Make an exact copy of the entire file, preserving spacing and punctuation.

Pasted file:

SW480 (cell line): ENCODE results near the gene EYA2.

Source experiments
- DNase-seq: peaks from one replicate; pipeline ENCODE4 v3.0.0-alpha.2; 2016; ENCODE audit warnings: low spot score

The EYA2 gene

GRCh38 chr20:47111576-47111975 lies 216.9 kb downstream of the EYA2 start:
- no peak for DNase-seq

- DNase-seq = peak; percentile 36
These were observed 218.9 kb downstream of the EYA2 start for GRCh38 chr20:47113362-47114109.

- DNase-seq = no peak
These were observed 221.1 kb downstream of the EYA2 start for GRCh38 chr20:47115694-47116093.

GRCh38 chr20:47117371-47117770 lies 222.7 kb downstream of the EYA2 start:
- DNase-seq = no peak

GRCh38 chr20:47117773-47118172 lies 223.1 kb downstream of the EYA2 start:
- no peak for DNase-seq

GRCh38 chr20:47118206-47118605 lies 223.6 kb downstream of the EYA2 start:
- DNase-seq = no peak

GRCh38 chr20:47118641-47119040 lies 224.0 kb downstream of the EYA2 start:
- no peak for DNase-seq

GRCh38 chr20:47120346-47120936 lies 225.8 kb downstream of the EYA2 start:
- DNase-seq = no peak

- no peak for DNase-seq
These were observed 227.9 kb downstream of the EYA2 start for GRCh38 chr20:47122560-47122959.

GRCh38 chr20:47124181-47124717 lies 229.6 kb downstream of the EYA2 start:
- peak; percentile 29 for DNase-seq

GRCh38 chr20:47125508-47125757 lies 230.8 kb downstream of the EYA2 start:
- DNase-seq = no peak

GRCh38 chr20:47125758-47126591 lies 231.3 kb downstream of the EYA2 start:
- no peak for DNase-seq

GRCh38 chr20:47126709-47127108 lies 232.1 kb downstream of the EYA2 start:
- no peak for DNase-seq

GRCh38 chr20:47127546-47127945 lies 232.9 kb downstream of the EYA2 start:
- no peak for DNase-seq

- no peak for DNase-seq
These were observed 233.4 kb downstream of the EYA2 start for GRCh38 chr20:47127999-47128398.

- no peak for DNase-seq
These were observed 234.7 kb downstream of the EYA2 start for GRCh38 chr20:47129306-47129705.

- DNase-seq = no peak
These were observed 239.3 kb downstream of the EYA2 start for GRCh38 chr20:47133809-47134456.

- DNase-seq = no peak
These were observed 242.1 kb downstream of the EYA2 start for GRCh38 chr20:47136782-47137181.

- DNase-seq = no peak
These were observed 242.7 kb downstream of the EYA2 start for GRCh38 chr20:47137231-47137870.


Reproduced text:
SW480 (cell line): ENCODE results near the gene EYA2.

Source experiments
- DNase-seq: peaks from one replicate; pipeline ENCODE4 v3.0.0-alpha.2; 2016; ENCODE audit warnings: low spot score

The EYA2 gene

GRCh38 chr20:47111576-47111975 lies 216.9 kb downstream of the EYA2 start:
- no peak for DNase-seq

- DNase-seq = peak; percentile 36
These were observed 218.9 kb downstream of the EYA2 start for GRCh38 chr20:47113362-47114109.

- DNase-seq = no peak
These were observed 221.1 kb downstream of the EYA2 start for GRCh38 chr20:47115694-47116093.

GRCh38 chr20:47117371-47117770 lies 222.7 kb downstream of the EYA2 start:
- DNase-seq = no peak

GRCh38 chr20:47117773-47118172 lies 223.1 kb downstream of the EYA2 start:
- no peak for DNase-seq

GRCh38 chr20:47118206-47118605 lies 223.6 kb downstream of the EYA2 start:
- DNase-seq = no peak

GRCh38 chr20:47118641-47119040 lies 224.0 kb downstream of the EYA2 start:
- no peak for DNase-seq

GRCh38 chr20:47120346-47120936 lies 225.8 kb downstream of the EYA2 start:
- DNase-seq = no peak

- no peak for DNase-seq
These were observed 227.9 kb downstream of the EYA2 start for GRCh38 chr20:47122560-47122959.

GRCh38 chr20:47124181-47124717 lies 229.6 kb downstream of the EYA2 start:
- peak; percentile 29 for DNase-seq

GRCh38 chr20:47125508-47125757 lies 230.8 kb downstream of the EYA2 start:
- DNase-seq = no peak

GRCh38 chr20:47125758-47126591 lies 231.3 kb downstream of the EYA2 start:
- no peak for DNase-seq

GRCh38 chr20:47126709-47127108 lies 232.1 kb downstream of the EYA2 start:
- no peak for DNase-seq

GRCh38 chr20:47127546-47127945 lies 232.9 kb downstream of the EYA2 start:
- no peak for DNase-seq

- no peak for DNase-seq
These were observed 233.4 kb downstream of the EYA2 start for GRCh38 chr20:47127999-47128398.

- no peak for DNase-seq
These were observed 234.7 kb downstream of the EYA2 start for GRCh38 chr20:47129306-47129705.

- DNase-seq = no peak
These were observed 239.3 kb downstream of the EYA2 start for GRCh38 chr20:47133809-47134456.

- DNase-seq = no peak
These were observed 242.1 kb downstream of the EYA2 start for GRCh38 chr20:47136782-47137181.

- DNase-seq = no peak
These were observed 242.7 kb downstream of the EYA2 start for GRCh38 chr20:47137231-47137870.